In one egregious instance involving several returns prepared by the same preparer—and despite the IRS’s concurrence that the returns it processed were not the returns signed by the taxpayers—the IRS refused to adjust the taxpayers’ accounts to remove the fabricated income or credits because it did not have procedures in place to do so, Olson noted. In these cases, the Local Taxpayer Advocate issued Taxpayer Assistance Orders to the IRS in December 2010.
“After the IRS refused to comply, I elevated these TAOs to the Commissioner of W&I in July 2011,” she said. “After receiving no response, I further elevated the TAOs in August 2011 to the Deputy Commissioner for Services and Enforcement, who agreed that the IRS needed to correct the victims’ accounts. It was not until the end of March 2012 that the IRS finally made the adjustments—over 18 months after the taxpayers first came to TAS for help.”
“The IRS response to these cases is particularly disturbing because the IRS has been aware of the issue of unscrupulous preparers altering returns in this manner for at least eight years,” Olson added.
In March 2003, she noted, the Refund Crimes section of the IRS’s Criminal Investigation division identified a scheme in which a preparer had altered several hundred of his clients’ returns without their knowledge to increase each refund and then diverted the excess refunds into his own bank account.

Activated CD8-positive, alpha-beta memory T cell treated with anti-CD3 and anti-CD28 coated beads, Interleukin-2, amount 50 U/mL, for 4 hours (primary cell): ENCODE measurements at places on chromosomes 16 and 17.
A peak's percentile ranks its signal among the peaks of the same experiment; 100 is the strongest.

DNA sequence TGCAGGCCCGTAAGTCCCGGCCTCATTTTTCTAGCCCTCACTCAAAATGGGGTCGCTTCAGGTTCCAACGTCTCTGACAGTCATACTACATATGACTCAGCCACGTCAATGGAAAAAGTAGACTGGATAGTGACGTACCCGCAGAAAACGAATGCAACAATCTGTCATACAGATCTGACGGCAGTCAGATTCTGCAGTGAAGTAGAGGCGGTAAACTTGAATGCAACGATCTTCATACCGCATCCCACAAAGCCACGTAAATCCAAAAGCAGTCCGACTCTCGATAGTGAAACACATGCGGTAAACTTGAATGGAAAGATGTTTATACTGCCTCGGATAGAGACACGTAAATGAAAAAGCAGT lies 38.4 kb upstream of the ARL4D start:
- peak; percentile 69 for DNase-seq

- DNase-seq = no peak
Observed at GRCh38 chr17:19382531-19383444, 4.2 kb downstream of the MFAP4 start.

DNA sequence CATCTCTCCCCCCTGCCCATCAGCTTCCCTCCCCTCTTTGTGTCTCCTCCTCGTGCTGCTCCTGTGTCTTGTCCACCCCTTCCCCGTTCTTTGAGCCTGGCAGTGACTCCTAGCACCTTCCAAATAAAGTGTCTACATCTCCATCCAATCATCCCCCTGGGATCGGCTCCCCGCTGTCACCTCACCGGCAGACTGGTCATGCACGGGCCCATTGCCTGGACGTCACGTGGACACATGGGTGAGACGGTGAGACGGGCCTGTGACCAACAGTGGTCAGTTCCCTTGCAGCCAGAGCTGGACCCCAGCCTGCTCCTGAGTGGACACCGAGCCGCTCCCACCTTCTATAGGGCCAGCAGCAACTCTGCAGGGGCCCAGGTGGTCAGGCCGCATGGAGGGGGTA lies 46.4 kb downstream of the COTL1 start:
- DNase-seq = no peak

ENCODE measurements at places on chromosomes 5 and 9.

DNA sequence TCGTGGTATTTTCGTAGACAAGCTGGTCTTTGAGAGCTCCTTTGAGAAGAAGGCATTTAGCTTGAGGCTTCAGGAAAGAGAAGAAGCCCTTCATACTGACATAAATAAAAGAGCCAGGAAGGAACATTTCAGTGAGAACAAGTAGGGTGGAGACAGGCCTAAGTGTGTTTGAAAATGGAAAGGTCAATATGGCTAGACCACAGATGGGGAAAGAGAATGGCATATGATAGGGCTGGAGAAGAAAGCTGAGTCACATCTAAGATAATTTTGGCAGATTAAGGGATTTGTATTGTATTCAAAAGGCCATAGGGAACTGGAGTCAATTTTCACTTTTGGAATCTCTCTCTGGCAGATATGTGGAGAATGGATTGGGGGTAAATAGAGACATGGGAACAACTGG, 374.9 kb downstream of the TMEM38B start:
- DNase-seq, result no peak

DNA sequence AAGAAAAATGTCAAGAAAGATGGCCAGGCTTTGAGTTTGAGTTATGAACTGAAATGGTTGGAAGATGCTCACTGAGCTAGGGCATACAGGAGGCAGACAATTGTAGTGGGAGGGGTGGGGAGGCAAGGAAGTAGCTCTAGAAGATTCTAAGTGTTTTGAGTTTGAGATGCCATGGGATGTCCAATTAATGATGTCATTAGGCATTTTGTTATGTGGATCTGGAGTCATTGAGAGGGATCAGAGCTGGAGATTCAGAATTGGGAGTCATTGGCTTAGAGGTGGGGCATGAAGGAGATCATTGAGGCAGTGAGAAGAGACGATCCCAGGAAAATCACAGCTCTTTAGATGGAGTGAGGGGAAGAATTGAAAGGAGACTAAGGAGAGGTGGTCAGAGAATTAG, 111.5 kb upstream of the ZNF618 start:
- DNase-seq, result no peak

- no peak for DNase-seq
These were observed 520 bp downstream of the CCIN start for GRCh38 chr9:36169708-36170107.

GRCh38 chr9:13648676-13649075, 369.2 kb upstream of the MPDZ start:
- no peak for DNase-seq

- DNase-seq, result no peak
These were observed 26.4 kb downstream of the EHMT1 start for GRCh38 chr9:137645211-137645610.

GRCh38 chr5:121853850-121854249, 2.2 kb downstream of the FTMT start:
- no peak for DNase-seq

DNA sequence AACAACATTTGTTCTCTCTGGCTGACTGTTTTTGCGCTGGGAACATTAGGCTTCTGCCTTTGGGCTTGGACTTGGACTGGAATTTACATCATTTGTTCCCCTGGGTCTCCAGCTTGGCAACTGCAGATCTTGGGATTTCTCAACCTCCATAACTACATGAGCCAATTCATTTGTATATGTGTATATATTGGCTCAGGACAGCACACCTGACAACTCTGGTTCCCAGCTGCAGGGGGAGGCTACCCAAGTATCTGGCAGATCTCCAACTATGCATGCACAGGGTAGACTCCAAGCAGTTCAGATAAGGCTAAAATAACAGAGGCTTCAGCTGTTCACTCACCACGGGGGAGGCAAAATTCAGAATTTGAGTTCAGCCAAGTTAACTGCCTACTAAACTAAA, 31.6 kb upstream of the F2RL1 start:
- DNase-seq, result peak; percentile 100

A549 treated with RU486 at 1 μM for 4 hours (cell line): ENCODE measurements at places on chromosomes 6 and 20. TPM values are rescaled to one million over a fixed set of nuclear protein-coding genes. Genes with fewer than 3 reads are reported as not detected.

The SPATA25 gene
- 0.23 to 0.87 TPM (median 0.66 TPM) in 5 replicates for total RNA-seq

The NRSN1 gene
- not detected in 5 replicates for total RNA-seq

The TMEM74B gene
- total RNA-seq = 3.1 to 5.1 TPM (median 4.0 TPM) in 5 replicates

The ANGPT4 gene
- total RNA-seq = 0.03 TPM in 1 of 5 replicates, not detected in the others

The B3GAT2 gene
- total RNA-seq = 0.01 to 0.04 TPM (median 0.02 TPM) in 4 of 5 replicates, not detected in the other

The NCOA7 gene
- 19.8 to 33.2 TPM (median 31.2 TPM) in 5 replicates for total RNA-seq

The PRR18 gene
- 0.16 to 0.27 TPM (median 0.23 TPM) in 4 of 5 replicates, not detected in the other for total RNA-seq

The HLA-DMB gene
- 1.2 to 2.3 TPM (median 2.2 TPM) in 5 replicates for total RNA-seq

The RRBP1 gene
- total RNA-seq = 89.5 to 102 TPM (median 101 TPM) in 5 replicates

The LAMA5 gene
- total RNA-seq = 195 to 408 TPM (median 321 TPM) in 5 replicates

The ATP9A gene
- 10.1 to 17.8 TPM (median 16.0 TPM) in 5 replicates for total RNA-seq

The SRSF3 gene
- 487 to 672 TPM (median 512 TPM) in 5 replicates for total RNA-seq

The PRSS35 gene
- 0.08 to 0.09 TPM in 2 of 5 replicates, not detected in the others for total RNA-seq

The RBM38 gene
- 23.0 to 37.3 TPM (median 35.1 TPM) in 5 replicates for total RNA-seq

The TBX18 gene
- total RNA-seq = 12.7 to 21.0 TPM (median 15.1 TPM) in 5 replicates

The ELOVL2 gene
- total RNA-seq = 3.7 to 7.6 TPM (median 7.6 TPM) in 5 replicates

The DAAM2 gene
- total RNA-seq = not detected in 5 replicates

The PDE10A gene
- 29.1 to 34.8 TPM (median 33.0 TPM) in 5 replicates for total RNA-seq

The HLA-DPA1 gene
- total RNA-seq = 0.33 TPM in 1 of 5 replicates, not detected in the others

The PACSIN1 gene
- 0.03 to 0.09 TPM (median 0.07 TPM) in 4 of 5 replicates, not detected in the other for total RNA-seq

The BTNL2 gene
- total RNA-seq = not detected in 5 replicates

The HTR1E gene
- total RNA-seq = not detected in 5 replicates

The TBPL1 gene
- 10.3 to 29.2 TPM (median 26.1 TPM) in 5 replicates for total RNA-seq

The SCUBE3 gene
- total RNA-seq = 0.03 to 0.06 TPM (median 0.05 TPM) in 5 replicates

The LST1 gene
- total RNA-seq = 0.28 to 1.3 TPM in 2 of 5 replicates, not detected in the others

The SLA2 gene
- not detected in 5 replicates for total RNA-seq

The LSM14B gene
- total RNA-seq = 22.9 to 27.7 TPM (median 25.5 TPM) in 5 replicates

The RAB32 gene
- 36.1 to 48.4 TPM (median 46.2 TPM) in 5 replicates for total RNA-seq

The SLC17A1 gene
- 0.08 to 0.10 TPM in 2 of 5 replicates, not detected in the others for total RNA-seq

“My staff is currently working with the IRS to develop procedures to address return preparer fraud,” said Olson. “But frankly, I find it unacceptable that the IRS needs to be constantly nudged to develop guidance for its employees about a type of return preparer fraud that it has known about for more than eight years, is growing, and is potentially very harmful to the impacted taxpayers. The taxpayers are the victims here, and the IRS should act with all due haste to correct their accounts and eliminate the risk of unlawful collection. Between Taxpayer Assistance Orders, Taxpayer Advocate Directives, the Annual Report to Congress, and now today’s testimony, I am using every tool in my toolbox to try to get the IRS to help these victims of tax fraud. It is astonishing to me that it has taken the IRS this long to act.”
Zinman noted that his organization, NCCPAP, has been a strong supporter of identity protection for many years. The group supported the Preparer Tax Identification Number regulations for tax preparers to safeguard the preparer’s Social Security number and has partnered with the IRS in the registration of all tax preparers to reduce the number of unscrupulous preparers who try to take advantage of the IRS modernized e-file system.
NCCPAP has recommended that full Social Security numbers be redacted from documents (such as Form 1099R, 1099 DIV and 1099 INT) which are mailed to taxpayers. The group also recommended that Social Security numbers be removed from client copies of tax returns that are e-filed.
In addition NCCPAP recommends that a dedicated IRS Form 14039 (Identity Theft Affidavit) fax line for victims of identity theft be established. “This would speed up the notification process and would also provide an additional level of security compared with the present system of mailing documentation to the IRS,” said Zinman. NCCPAP also strongly supports H.R. 4362, the STOP Identity Theft Act of 2012 which uses Department of Justice resources with regard to tax return identity theft.
“We agree with the concept that no one agency or department can mitigate the problem alone,” said Zinman. “The problem is too pervasive. We support the concept of the Justice Department working with the Treasury Department. We also support the concept that the federal government reach out to the state governments to attack the problem of identity theft.”